The movies that I will be discussing are: I Feel Pretty, Life of the Party, Book Club, Eddie, and Tully. You might have heard about some or all of these films. If you know anything about them, then you know what’s their connection: they are all female-driven films that encourage women to live at ever age (yes, even after 30) and however they want (as mothers, as career women, as both or neither, or as whoever they want to be). Let’s go over all the pictures one by one in a bit more detail and see what exactly they were doing with the overarching topic of female empowerment.

I Feel Pretty is the latest Amy Schumer comedy (joining Trainwreck and Snatched), written and directed by Abby Kohn and Marc Silverstein (who did How To Be Single recently). I have always appreciated Schumer’s ‘zero f*cks given’ attitude but never found her jokes particularly funny or original. I had similarly mixed feelings about this film. I wasn’t sure and I’m still not sure whether this movie portrayed character growth or was confused about its message. Was the movie trying to portray body positivity or body shaming? Was it condoning or celebrating egoism and privilege? Were we laughing with or at Schumer’s character? It’s been like 3 months since I saw the film and I’m still not sure. Rate: 3/5

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The second comedy out of the five films, Life of the Party is less raunchy than I Feel Pretty and has a clearer message. Mellisa McCarthy starred and wrote the film, while her husband Ben Falcone directed it (the duo previously worked on Tammy and The Boss together). The main idea of the movie was the female empowerment through higher education, specifically. The film also promoted female friendship and solidarity, which both are super important. On the entertainment side, the movie was funny but a bit cringe-y too. Rate: 3.3/5

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The third comedy of the bunch, Book Club stars the creme de la creme of Hollywood: Diane KeatonJane FondaCandice Bergen, and Mary SteenburgenBill Holderman directed the film (in a directorial debut) from a script written by him and Erin Simms (TV actress). Book Club was my favorite of the three comedies because it had the best-written dialogue and banter and also promoted female friendship not only in college (like Life of the Party) but throughout one’s whole life. It also showcased 4 successful women with different career and life choices (variety is important as any life choice is valid!). Lastly, Book Club, even though inspired by Fifty Shades of Grey, somehow felt the most profound out of all the comedies. Rate: 4/5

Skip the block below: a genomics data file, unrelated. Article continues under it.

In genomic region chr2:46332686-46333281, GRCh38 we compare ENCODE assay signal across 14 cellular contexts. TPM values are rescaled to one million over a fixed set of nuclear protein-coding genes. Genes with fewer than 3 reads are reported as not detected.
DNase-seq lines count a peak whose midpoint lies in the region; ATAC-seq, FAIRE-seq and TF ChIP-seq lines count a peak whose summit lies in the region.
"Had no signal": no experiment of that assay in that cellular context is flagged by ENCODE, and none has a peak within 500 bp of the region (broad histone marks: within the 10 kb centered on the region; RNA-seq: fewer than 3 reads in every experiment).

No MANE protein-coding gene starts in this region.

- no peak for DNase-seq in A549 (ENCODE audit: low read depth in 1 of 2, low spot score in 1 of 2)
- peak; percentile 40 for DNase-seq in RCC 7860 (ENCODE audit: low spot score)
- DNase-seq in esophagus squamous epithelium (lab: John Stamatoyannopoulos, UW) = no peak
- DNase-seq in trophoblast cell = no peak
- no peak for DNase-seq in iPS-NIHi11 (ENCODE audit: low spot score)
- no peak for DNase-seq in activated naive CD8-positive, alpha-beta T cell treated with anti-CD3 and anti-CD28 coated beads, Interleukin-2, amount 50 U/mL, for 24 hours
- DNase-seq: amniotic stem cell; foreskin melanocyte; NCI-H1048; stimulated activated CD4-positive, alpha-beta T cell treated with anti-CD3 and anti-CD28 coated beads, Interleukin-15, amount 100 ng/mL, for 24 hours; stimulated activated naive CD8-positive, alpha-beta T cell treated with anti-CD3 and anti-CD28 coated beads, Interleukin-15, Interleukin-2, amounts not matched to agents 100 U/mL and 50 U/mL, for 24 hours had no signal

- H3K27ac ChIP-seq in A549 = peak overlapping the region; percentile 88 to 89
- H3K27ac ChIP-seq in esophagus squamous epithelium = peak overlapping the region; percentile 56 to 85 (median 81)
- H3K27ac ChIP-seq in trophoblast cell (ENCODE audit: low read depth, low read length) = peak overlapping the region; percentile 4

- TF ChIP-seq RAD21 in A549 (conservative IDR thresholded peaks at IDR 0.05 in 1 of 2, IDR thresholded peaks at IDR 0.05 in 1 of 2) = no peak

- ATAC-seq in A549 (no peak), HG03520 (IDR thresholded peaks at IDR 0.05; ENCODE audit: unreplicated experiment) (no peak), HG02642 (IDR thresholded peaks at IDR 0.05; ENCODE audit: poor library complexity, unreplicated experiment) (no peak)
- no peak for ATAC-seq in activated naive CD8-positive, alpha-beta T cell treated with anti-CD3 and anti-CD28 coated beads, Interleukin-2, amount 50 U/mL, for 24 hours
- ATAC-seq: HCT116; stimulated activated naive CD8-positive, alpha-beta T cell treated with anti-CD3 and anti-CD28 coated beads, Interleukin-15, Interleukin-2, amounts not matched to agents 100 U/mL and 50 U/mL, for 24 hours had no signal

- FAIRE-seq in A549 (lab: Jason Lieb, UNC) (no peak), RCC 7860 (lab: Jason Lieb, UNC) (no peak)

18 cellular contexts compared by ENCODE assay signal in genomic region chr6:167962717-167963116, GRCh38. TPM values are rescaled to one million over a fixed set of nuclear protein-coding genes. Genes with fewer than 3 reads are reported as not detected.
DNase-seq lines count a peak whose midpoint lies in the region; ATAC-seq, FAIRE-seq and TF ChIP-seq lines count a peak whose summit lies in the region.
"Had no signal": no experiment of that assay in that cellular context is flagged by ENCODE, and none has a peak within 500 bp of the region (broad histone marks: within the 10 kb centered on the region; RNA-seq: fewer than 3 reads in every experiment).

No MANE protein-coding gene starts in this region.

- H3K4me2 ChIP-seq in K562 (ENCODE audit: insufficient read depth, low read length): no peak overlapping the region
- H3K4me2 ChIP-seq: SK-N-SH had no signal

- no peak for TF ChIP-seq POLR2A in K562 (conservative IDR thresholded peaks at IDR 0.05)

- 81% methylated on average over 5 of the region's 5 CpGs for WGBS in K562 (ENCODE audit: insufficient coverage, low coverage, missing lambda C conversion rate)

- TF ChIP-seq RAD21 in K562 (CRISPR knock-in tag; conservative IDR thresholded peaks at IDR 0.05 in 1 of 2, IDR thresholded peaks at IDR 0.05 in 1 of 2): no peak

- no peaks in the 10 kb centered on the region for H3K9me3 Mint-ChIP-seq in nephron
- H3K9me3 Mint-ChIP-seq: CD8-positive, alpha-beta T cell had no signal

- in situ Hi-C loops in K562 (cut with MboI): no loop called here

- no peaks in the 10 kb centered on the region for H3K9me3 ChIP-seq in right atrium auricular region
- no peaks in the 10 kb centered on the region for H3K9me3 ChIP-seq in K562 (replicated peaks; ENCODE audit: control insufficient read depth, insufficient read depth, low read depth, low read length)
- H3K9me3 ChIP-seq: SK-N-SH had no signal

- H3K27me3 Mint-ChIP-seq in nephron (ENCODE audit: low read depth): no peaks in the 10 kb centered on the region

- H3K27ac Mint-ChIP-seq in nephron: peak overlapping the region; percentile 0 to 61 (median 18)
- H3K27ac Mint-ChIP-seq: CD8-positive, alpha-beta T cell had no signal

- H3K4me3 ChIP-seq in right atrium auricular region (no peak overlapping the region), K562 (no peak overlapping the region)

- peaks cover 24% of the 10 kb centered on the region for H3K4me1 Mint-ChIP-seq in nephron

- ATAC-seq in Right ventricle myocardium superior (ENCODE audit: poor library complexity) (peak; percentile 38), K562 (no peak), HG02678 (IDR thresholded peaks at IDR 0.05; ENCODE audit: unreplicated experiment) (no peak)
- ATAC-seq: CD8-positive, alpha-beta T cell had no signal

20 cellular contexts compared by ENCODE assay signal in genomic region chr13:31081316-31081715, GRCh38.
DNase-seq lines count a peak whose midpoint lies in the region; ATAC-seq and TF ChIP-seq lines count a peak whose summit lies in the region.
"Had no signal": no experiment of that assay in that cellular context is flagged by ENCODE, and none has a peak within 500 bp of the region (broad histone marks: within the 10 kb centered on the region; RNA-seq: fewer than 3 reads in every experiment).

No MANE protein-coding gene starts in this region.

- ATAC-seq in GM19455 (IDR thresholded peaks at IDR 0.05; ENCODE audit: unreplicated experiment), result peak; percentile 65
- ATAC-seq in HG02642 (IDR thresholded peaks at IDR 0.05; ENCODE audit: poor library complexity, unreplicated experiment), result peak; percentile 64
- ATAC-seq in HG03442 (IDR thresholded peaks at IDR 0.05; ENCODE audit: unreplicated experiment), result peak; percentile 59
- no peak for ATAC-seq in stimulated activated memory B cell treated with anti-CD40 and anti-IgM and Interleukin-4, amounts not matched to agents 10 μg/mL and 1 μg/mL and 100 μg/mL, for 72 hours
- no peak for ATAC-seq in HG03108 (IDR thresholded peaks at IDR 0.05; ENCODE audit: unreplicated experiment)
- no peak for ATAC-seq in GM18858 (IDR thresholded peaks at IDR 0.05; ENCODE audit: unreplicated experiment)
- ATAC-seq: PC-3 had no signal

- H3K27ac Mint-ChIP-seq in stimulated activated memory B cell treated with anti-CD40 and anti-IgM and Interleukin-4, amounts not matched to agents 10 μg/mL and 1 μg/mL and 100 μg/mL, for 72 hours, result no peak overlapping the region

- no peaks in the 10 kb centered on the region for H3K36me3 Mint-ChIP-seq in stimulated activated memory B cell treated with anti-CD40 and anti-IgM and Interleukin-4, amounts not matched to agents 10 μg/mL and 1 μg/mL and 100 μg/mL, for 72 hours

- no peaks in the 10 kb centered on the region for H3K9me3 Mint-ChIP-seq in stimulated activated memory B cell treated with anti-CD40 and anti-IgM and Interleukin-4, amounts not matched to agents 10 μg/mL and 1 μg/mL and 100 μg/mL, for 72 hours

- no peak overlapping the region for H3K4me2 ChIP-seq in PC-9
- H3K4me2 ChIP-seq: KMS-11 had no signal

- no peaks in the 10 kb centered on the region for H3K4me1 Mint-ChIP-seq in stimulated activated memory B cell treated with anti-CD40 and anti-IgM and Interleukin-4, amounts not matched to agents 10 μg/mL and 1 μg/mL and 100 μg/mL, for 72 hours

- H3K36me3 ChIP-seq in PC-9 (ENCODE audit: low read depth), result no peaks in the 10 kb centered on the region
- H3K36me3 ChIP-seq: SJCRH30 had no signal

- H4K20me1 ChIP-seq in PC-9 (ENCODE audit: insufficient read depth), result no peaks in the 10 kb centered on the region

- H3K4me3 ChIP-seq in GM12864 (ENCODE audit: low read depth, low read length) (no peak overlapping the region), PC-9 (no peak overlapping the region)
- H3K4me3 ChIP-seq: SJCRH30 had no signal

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The indie version of Book Club, Eddie is small British drama about not being afraid to live and follow one’s dream at any age. While Book Club gets to the same message through a raunchy book, Edie gets there through hiking in Scotland. Sheila Hancock stars as the frustrating and sympathetic lead, while Elizabeth O’Halloran writes and Simon Hunter directs. In addition to Book Club, this film also reminded me of other indie dramas like The Leisure Seeker and Finding Your Feet! Rate: 3.7/5

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The last of the films and the second drama of the five, Tully was the film that surprised me the most. Starring Charlize Theron (in another, Monster-esque de-glamourized role) and Mackenzie Davis, written by Diablo Cody and directed by Jason Reitman (the duo behind Juno), Tully tells the not sugar coated at all story of a tired mother. It has a Bad Moms set-up but doesn’t go the comedy route. Instead, its story goes into an unexpected direction in order to present a message that a simple family life is as valid of a life choice as any other, even if it is no longer promoted as much in the media (‘a career woman’ is the desired ideal these days and my personal ideal too. And yet, this ode to motherhood of a movie states, moms should be celebrated and idolized just as much). Rate: 4/5